My first encounter of the close kind with Hollywood’s funniest man occurred in 1984. His brother Erik Nielsen had just been sworn in as Canada’s Deputy Prime Minister. Yukon Erik was, against all odds, the number two man on the Canadian political scene, a heartbeat away from the Prime Minister Brian Mulroney. On a September day outside the Governor General’s residence in 1984, I waited eagerly to hear who would be in the newly elected Conservative Government cabinet. We knew Yukon Erik, who had baited Liberals all his political life, was in for something. At the formal swearing in Erik, to the surprise of most reporters, was given the job of Deputy Prime Minister. I couldn’t wait to interview him. After all, I was reporting for Yukon radio, and had interviewed the hawk of the house many times. When the new cabinet ministers emerged from Rideau Hall, most headed straight for the microphones, for lesser lights, or the reporters they knew. Not Erik, he headed straight for his waiting limo. I yelled his name (Mr. Nielsen to be polite) as loud as I could at the black oversized car. Low and behold, out from the limo leaped Leslie Nielsen, the Naked Gun himself. This son of an RCMP constable who was born in Regina, and had grown up in Fort Norman in the NWT and in Edmonton had an obvious gift for public relations. He walked over to me, and I sheepishly told him I wanted an interview with his brother Erik. “Meet us at the National Arts Centre tonight” said the Naked Gun, “you’ll do it there”. No he wouldn’t.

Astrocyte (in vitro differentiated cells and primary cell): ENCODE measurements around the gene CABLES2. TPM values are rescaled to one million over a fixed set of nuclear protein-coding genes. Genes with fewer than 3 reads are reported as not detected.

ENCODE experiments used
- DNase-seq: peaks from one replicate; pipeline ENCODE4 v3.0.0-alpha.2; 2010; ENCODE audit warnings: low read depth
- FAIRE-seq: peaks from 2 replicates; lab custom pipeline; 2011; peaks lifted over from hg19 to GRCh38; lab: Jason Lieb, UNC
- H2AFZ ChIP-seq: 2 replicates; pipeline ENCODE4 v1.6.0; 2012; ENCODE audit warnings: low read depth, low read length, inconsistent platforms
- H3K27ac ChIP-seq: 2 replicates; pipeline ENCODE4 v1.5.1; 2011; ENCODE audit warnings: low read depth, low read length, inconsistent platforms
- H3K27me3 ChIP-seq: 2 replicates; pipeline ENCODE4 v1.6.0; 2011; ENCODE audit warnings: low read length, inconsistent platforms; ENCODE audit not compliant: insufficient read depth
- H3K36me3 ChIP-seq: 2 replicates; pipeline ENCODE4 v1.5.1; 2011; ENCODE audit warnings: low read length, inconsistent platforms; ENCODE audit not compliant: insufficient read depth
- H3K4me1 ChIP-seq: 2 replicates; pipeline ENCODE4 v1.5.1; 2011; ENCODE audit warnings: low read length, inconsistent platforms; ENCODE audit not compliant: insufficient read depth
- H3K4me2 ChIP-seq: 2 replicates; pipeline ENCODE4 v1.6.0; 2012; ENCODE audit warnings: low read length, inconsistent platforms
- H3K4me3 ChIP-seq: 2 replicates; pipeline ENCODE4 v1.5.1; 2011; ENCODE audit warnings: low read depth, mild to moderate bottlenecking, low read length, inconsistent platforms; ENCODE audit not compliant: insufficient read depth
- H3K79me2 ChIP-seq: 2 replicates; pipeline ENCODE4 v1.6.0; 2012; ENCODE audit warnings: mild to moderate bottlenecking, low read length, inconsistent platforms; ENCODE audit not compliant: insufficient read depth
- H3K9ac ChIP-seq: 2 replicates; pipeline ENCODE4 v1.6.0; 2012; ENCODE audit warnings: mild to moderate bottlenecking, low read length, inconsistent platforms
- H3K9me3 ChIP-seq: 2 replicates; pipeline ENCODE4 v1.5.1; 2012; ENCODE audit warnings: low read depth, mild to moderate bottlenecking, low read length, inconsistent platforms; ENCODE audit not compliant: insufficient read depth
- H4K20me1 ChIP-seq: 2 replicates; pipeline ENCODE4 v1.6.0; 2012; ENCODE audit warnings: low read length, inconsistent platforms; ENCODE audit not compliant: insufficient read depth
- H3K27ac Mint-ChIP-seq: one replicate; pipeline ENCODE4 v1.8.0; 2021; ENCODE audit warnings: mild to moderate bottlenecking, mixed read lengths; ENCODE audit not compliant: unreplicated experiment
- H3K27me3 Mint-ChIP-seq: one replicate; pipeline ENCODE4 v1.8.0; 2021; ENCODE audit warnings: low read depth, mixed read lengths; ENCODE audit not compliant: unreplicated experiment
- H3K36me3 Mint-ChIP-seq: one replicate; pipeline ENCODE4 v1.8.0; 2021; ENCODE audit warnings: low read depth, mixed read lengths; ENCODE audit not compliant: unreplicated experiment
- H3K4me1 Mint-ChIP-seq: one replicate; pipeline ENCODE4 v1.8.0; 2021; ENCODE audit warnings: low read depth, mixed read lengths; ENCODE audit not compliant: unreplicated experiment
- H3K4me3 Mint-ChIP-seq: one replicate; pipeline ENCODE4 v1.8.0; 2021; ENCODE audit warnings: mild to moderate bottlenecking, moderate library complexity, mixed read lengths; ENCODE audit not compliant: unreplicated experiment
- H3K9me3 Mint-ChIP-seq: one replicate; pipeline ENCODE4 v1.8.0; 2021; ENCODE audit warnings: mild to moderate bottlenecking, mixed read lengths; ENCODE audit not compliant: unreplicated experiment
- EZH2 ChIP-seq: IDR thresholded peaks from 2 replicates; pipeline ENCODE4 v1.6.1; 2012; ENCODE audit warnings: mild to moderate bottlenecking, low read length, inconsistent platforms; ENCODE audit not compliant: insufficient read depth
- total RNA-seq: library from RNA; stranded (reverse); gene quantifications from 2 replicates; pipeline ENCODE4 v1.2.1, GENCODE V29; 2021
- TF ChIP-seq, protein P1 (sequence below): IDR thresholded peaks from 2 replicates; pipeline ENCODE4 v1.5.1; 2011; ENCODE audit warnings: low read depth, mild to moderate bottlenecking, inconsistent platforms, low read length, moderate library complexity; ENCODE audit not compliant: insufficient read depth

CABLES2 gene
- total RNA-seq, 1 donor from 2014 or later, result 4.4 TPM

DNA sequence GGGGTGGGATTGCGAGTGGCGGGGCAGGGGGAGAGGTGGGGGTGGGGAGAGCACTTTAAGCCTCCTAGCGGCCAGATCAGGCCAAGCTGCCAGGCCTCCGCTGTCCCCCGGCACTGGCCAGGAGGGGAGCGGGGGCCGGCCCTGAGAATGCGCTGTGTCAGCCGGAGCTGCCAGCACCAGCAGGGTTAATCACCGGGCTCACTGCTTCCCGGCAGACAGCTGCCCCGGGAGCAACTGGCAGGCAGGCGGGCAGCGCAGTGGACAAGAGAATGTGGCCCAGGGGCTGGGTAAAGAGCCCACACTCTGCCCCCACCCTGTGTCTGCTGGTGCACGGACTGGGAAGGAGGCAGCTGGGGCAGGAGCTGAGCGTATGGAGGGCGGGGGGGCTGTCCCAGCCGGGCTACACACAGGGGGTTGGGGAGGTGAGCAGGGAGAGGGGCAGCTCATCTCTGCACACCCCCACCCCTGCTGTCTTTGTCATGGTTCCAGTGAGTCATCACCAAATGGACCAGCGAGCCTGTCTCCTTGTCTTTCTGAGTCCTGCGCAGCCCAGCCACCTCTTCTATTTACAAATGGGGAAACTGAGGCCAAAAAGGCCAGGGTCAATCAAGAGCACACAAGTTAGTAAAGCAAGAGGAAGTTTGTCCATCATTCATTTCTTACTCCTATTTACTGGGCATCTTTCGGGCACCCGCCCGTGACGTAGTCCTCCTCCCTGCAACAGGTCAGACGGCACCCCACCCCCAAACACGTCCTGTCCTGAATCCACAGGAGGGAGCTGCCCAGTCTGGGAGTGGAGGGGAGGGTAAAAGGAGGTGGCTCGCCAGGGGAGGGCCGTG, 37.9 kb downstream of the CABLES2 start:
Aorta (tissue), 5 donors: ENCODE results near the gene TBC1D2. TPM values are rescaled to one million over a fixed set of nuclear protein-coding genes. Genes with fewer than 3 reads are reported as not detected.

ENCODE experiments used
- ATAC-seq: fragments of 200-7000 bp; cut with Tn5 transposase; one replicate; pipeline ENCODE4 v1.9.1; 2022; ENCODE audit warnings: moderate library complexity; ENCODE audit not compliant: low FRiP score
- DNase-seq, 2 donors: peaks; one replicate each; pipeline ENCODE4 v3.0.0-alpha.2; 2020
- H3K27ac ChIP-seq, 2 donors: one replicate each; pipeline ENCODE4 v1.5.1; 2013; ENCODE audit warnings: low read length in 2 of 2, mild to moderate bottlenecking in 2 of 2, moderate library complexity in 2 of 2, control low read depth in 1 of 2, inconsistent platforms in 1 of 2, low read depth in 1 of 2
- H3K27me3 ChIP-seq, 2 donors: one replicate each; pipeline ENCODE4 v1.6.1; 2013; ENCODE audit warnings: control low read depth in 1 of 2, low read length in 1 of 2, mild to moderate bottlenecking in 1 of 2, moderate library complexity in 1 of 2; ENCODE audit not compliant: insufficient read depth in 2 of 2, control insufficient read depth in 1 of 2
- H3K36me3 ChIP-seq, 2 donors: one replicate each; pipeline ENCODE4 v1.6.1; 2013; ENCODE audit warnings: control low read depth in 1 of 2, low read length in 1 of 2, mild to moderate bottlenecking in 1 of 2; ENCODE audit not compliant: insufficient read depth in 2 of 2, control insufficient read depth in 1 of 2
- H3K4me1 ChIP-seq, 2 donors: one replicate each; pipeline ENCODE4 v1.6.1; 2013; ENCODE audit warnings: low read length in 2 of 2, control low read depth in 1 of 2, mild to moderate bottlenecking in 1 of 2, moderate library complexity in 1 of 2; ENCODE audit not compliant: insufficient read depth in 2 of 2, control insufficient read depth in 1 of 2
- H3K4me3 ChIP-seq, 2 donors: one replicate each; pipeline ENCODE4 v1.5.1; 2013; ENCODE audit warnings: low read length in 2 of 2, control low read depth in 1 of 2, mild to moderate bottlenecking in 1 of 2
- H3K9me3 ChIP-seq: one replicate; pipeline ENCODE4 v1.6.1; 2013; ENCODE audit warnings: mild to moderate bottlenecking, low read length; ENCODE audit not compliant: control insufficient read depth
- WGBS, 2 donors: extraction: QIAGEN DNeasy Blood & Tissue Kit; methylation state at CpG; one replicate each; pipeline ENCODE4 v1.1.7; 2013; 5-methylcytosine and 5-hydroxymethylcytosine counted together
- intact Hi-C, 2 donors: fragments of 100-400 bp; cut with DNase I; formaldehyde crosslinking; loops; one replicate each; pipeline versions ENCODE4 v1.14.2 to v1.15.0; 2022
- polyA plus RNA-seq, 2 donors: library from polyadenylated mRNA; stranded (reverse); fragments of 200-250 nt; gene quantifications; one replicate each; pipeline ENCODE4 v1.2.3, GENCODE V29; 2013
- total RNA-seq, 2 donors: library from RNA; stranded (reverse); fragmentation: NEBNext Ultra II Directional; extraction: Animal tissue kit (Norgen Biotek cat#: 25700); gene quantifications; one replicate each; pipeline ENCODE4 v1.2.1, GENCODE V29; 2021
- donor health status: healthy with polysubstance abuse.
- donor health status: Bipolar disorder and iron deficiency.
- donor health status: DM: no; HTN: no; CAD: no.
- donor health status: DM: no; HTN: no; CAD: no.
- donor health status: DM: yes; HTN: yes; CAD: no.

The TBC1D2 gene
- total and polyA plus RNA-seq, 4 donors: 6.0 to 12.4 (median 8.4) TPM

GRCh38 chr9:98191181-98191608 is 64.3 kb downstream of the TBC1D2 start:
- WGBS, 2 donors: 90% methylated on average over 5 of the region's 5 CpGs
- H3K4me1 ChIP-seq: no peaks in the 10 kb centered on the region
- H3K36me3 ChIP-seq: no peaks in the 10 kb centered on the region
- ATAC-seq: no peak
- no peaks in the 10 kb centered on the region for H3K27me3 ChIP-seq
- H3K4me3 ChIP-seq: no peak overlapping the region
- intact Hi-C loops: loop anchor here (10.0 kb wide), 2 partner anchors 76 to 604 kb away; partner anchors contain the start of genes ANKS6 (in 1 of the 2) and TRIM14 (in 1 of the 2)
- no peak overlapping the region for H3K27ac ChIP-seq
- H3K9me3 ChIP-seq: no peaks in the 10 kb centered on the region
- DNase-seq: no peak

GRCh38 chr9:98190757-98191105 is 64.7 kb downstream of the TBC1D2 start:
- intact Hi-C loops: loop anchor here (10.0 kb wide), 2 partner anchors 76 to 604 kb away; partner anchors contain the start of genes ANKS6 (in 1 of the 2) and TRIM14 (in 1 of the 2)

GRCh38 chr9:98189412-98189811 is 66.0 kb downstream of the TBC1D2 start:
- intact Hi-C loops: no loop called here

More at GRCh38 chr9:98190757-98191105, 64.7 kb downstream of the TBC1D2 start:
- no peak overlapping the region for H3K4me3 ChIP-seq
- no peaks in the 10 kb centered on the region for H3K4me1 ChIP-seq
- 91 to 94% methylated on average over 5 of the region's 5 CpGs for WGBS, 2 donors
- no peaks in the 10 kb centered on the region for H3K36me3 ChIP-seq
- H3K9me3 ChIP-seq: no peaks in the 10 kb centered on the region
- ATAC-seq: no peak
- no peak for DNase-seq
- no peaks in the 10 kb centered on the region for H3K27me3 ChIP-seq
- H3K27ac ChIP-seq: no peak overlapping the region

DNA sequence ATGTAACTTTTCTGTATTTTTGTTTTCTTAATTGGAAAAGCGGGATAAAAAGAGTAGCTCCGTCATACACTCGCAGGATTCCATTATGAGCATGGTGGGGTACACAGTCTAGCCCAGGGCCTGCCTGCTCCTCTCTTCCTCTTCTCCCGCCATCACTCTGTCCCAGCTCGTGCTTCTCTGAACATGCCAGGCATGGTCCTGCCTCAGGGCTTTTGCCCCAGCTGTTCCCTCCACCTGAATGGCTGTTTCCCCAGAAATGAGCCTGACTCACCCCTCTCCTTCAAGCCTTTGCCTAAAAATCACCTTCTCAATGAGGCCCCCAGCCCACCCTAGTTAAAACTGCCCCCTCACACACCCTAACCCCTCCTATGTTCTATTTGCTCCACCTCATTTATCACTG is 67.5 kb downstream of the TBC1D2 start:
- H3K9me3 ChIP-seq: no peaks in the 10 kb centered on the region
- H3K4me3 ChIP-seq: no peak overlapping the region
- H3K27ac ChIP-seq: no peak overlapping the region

At the tory celebration party that night, I rubbed shoulders with Erik, his wife Shelley, and the Naked Gun Leslie Nielsen. But no amount of sweet-talk could entice Yukon Erik into giving me an interview. His excuse: he wanted to take some time to learn his new job. I wasn’t happy, and I expressed my displeasure to Leslie. He looked at me, and with a twinkle I will not forget he said “well, you need a Nielsen interview, don’t you? How about me?” As my tape recorder rolled outside the front door of the National Arts Centre in Ottawa, Leslie Nielsen gave an interview worthy of the humble Hollywood star that he is. He reminisced about growing up in the North, about how he became an actor while his brother took the long and winding road through the political landscape. He expressed a genuine brotherly fondness for the many accomplishments of his famous Yukon brother Erik. He never once talked about himself, or his many acting successes. He could have, since we all know and love him as the bumbling Lieutenant Frank Drebin, the silver haired patsy of the magnificent string of Naked Gun movies.
But there is much more to Leslie Nielsen, and his life history reflects a remarkably diverse career spanning six decades, nearly 100 movies, and more than 1500 television appearances. The first time I ever saw him, it was in the Capitol Theatre in Whitehorse in 1954. He was the young star of a movie called Forbidden Planet. Years later, that movie and the central character, then played by Leslie Nielsen, would morph into Captain Kirk, played by William Shatner as commander of the spaceship Enterprise, boldly going where no man had gone before in a TV series called Star Trek. As a kid in 1954 I thought Leslie Nielsen was great in Forbidden Planet, and as a reporter in 1984 I thought he was a great gentleman for giving me a Nielsen interview I badly needed.
A CKRW Yukon Nugget by Les McLaughlin
See also: Erik Nielsen